Edward Robert Hughes RWS (1851-1914)

The symbolist painter E. R. Hughes was the nephew of the Pre-Raphaelite artist Arthur Hughes, under whom he studied before proceeding to the Royal Academy Schools. He later worked on and off for Holman Hunt, and knew Burne-Jones. He exhibited at the Royal Academy from 1870-1911, but made his name at the Royal Watercolourist Society, becoming ARWS in 1891, RWS in 1895, and Vice President of the institution for the period 1901-3. He was based in London, but moved to St Albans in 1913.

What sort of paintings do we get from a painter with such a Pre-Raphaelite background? There is much of Burne-Jones in his work, perhaps most strikingly in his Oh What's That in the Hollow, his diploma work at the RWS, which is a symbolist version of Burne-Jones's Briar Rose series. He produced some very Pre-Raph portraits of girls with long hair also. However, it is the consistently symbolist nature of his work that separates him from the Pre-Raphaelites, and his best known work, Night with her Train of Stars is very much of that genre. Many of his pictures have ancient or (obscure) literary themes, typically with nude or semi-clad girls, again usually symbolist. However, one more Pre-Raphaelite influence in his work is the backgrounds, often highly detailed and sympathetically depicted landscape.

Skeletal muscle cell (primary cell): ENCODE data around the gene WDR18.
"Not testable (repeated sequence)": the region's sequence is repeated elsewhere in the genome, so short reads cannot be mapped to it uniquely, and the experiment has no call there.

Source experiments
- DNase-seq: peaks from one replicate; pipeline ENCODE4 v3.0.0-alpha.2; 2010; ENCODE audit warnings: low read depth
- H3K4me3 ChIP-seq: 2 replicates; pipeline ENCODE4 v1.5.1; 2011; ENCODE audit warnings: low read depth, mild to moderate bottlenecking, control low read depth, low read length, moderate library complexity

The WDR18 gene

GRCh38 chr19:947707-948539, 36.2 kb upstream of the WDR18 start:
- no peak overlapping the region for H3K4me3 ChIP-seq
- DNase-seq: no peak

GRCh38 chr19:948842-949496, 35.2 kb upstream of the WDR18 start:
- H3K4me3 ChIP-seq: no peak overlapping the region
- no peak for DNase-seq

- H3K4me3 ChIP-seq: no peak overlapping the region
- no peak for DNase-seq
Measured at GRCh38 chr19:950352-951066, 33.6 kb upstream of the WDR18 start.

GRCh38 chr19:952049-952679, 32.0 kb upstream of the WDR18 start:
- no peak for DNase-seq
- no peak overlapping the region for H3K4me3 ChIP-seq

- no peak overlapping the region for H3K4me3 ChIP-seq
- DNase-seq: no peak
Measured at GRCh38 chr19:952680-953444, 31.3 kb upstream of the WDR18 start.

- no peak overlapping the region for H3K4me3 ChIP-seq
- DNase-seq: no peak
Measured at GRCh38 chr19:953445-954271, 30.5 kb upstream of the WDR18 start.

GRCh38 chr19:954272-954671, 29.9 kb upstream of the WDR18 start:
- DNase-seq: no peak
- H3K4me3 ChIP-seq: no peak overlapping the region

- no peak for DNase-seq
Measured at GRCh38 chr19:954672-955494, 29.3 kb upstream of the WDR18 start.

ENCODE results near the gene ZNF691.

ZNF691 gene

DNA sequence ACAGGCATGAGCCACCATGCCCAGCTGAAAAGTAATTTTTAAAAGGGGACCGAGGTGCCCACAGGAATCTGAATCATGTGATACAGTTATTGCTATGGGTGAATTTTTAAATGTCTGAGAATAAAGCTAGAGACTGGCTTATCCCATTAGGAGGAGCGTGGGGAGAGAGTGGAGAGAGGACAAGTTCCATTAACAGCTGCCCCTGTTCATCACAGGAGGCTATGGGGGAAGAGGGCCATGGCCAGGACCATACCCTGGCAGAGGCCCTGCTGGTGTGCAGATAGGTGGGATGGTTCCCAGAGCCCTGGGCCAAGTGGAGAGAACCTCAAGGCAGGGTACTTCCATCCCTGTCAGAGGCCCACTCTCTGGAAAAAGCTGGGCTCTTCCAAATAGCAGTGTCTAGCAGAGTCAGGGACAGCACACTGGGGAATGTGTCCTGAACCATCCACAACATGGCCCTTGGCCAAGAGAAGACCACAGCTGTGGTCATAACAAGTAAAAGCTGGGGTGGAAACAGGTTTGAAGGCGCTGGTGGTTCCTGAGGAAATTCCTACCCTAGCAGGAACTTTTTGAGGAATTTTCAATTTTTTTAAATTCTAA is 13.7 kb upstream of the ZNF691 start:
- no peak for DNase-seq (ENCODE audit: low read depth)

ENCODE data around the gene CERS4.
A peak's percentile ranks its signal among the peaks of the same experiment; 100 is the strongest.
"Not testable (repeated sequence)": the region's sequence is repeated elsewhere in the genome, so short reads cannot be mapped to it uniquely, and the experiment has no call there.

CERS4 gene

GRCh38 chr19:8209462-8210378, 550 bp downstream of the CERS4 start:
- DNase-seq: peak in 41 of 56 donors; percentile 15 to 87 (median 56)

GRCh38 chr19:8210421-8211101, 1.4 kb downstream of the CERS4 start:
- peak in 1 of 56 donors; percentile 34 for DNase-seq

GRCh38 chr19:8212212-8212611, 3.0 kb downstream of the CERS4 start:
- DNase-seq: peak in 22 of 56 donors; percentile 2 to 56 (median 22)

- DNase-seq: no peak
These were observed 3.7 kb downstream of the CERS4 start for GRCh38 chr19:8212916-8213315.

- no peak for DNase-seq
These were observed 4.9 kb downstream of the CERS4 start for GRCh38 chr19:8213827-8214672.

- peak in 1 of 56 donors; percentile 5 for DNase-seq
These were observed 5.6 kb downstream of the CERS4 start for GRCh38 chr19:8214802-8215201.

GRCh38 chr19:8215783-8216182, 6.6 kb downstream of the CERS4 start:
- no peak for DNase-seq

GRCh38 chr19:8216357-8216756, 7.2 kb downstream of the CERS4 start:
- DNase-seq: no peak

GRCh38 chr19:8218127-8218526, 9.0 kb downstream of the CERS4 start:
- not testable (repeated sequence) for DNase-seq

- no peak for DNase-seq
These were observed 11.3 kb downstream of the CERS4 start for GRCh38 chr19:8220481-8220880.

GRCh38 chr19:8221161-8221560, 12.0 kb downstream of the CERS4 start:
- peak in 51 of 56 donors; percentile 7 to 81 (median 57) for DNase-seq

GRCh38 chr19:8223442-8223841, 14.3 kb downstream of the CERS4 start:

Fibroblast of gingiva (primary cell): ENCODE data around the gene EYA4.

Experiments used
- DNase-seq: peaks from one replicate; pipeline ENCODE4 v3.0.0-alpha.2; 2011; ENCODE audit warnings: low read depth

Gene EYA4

He seems to have tried various other genres before settling his style, including the occasional go at a fairy picture, and a couple tending towards the erotic in a rather von Stuckish style. He also produced a number of child portraits dissimilar from his other work.

Night with her Train of Stars is in the Birmingham gallery.

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